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Priyamanasam (Sanskrit)

Priyamanasam is a movie about renowned Malayalam poet Unnaayi Warrier, about whom very little is known. The film is a fictional presentation of his life, based on available information. It is interesting in many ways. Unnayi Warrier is famous for his Nalacharitham aattakatha - the story of Nala, from Mahabharatha, written for Kathakali. In the film, a parallel is drawn between Nala and Undayi Warrier. The story of Nala, is a sincere love story between Nala and his love, Damayathi. Even though they were both sincere, they get separated as Nala gets cursed. The curse disfigures Nala and he becomes unrecognisable. The rest of the story describes the ordeals they go through, to finally get united. Unnayi Warrier, who loses his love due to the curse of poverty, is similar to Nala. In the movie, the final union of Nala and Damayanthi is described as a manifestation of Unnayi Warrier's dream of getting united with his love. Through his work, he was living the life he could not live. This parallel is drawn very beautifully. The movie is also very poetic. As an example, I will quote a metaphor I liked a lot. "Let these tears keep the memory of our love afresh, as water sprinkled on flowers". Another interesting aspect of the movie is the way the character of Unnayi Warrier is revealed to us. It is revealed through his conversations with the characters in his work. Some other conversations in the movie are also very thought provoking. The conversation between Unnayi Warrier and Kunjan Nambiar (one of the most famous poets in Malayalam and a contemporary of Unnayi Warrier), where Unnayi Warrier describes his confusion in choosing the language for his work, is my favourite. Kunjan Nambiar compares language with a river, ever-flowing and ever-changing. He says that we cannot enter the same river twice. He says that water from various sources come and join the rivers and certain rivers join together to form bigger rivers. Don't worry about the language, it is just a medium for the poetry. This is extremely relevant in a world where we try to draw strict lines between languages. This said, what intrigued me the most while watching the movie is the choice of language used. Why Sanskrit? This question is even more striking because, the poetry by Unnayi Warrier is in Malayalam. There is a belief that literary language is superior to the spoken language. This thought gave me a strange joy - as this would mean Malayalam is superior to Sanskrit. I thought, perhaps the Director is trying to convey the fallacy in this idea of inferiority of the spoken language. However, I was fortunate enough to be able to ask this question directly to the director. I met him at the Chennai International Film festival. And when I asked him this question, he gave a different answer. He said that, he feels the lyrical potential of Sanskrit is unused and should be used. That was his motivation. About language, there is another remark. Even though the movie is in Sanskrit, God is addressed as "thevare". From whatever I know, it is rooted in Dravidian languages. The Sanskrit deva: becomes devan in Tamil or Malayalam. We can pluralise or add respect by making it devar. I think that is the origin of the word thevar. When we address, this becomes thevare. I found this a bit strange.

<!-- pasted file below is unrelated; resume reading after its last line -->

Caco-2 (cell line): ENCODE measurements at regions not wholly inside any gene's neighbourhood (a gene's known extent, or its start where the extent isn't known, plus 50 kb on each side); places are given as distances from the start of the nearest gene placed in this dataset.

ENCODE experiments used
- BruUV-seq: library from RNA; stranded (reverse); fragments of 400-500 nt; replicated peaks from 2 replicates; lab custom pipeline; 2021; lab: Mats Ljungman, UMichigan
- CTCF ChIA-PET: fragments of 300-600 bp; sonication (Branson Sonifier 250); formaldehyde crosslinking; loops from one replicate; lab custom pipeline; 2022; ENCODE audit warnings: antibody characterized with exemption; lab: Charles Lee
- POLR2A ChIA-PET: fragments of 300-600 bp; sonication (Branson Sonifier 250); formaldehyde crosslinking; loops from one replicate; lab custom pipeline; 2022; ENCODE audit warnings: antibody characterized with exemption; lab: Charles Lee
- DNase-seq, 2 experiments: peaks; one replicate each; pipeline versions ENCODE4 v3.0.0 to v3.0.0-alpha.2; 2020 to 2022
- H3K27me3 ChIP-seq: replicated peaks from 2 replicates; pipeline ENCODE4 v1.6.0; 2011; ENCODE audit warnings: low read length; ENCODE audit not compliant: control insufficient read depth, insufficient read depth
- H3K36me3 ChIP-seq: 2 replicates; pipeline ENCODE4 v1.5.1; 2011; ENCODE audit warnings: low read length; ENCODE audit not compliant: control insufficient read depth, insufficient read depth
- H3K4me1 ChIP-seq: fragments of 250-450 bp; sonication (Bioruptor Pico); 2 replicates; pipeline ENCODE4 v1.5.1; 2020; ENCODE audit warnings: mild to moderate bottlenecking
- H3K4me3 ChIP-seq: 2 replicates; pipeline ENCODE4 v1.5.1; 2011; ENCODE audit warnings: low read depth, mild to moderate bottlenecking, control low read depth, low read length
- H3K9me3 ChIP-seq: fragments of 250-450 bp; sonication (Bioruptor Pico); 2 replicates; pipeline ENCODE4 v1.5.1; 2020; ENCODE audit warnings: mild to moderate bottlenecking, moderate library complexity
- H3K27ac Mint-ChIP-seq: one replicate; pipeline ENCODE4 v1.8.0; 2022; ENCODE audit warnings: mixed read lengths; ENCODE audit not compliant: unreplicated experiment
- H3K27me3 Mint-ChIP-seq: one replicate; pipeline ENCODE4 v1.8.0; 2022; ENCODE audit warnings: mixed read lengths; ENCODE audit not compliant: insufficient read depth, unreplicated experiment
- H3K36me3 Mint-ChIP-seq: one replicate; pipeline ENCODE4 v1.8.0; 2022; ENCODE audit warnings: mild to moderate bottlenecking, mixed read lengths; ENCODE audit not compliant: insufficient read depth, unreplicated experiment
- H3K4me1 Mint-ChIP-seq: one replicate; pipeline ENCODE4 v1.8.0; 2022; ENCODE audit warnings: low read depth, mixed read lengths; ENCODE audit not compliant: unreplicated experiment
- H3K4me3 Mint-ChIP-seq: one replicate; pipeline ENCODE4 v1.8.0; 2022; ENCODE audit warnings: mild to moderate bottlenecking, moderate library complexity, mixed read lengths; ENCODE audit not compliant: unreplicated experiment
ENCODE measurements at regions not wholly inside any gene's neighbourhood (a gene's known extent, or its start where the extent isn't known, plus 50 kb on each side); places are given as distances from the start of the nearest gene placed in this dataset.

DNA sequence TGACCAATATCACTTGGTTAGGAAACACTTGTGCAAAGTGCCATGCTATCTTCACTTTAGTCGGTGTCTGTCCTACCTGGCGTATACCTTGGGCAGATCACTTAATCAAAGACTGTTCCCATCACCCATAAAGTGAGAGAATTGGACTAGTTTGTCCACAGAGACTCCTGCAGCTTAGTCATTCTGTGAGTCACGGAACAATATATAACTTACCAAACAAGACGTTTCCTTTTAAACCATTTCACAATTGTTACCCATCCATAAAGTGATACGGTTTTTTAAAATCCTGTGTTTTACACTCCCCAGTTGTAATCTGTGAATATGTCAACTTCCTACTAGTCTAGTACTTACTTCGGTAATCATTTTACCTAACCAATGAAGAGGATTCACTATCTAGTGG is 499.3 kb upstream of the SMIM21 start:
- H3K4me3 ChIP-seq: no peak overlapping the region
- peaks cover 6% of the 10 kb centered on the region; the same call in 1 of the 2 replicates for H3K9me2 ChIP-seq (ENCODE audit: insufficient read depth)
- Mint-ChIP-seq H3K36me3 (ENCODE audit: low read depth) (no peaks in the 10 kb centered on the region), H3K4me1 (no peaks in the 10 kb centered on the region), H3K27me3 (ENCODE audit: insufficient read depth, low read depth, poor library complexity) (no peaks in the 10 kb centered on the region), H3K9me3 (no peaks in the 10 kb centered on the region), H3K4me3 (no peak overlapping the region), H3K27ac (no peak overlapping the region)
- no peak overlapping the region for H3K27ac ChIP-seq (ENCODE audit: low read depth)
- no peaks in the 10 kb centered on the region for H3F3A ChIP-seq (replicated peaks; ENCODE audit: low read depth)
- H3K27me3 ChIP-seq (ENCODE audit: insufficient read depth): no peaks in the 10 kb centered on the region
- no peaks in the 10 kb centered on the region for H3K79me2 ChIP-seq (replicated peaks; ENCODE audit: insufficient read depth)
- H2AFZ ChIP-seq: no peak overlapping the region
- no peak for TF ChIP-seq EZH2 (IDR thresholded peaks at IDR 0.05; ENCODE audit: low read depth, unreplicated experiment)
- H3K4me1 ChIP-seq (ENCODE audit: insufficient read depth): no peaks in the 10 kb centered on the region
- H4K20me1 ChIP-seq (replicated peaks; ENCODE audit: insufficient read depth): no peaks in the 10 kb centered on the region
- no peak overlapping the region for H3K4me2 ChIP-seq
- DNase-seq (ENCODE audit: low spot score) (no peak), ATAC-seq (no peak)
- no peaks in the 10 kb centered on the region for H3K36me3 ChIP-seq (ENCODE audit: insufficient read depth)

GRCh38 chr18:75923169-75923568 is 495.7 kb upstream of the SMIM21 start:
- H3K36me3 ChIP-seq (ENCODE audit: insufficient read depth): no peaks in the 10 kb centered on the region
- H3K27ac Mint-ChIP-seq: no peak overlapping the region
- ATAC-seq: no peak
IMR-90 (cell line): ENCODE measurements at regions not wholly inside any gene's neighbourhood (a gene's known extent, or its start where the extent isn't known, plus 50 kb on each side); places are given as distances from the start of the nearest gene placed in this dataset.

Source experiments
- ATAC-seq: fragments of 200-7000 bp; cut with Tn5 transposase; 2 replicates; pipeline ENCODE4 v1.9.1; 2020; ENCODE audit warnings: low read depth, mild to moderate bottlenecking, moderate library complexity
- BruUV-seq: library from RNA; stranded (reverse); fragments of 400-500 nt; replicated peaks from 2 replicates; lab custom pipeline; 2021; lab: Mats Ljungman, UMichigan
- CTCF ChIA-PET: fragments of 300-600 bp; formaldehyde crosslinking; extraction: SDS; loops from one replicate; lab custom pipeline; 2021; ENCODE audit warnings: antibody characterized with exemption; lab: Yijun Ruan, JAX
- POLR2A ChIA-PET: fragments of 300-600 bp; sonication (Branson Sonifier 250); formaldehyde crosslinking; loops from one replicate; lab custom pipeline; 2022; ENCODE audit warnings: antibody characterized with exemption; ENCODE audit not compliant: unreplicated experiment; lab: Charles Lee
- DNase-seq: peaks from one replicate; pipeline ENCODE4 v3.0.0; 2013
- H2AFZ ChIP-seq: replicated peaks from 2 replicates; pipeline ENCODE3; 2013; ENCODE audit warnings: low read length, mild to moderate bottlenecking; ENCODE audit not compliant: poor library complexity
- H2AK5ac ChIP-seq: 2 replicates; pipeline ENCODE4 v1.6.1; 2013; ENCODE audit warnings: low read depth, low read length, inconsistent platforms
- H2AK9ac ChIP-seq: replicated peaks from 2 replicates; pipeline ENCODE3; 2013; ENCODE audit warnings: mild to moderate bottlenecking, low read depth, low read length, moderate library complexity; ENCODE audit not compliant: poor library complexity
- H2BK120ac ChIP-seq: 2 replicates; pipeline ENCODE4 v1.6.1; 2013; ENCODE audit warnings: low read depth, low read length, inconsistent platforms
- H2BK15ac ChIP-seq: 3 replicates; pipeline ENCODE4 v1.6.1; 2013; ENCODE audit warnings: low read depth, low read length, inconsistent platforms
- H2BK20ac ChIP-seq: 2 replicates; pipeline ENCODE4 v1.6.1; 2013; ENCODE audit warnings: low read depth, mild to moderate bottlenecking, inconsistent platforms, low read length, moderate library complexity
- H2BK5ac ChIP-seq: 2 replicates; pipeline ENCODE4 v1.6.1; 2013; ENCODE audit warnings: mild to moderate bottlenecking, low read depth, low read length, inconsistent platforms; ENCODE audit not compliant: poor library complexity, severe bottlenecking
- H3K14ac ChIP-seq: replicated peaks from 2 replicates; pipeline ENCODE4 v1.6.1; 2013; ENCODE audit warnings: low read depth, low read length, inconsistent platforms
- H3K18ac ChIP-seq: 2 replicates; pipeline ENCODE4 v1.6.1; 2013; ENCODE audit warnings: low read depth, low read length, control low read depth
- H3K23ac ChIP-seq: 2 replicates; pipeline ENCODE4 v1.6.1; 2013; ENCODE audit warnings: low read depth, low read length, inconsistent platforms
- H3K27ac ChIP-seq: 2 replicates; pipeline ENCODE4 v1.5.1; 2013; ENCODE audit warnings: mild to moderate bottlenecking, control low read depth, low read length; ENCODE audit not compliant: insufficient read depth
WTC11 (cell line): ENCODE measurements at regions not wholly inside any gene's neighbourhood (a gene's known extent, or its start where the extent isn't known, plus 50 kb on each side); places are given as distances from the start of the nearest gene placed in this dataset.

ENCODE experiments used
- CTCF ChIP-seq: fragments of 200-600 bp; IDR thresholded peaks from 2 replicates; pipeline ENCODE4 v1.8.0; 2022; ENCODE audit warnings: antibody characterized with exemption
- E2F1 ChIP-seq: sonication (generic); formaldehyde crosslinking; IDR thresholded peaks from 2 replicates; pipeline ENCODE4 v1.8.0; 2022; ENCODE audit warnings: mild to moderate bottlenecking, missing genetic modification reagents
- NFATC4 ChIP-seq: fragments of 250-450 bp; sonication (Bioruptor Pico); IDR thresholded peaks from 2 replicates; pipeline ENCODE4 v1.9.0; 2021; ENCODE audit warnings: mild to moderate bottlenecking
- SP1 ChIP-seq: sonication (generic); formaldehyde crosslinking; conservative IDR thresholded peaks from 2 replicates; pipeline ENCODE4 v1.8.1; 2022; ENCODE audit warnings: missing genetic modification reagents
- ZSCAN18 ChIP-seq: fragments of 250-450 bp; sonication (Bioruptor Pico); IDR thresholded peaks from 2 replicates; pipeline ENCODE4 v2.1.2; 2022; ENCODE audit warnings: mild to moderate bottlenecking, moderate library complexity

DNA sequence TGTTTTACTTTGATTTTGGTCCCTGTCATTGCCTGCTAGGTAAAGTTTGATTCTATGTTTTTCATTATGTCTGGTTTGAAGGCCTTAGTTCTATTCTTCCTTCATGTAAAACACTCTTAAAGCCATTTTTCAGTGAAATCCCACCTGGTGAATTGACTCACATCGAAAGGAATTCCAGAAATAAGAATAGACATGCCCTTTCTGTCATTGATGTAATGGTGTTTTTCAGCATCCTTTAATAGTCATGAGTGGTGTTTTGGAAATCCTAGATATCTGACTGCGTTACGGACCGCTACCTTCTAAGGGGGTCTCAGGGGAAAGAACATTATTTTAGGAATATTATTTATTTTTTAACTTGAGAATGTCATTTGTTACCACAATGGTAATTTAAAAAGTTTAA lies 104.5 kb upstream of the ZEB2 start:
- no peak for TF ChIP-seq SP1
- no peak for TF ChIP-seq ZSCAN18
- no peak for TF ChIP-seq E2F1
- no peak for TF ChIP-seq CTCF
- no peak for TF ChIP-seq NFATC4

Image from priyamanasam.com

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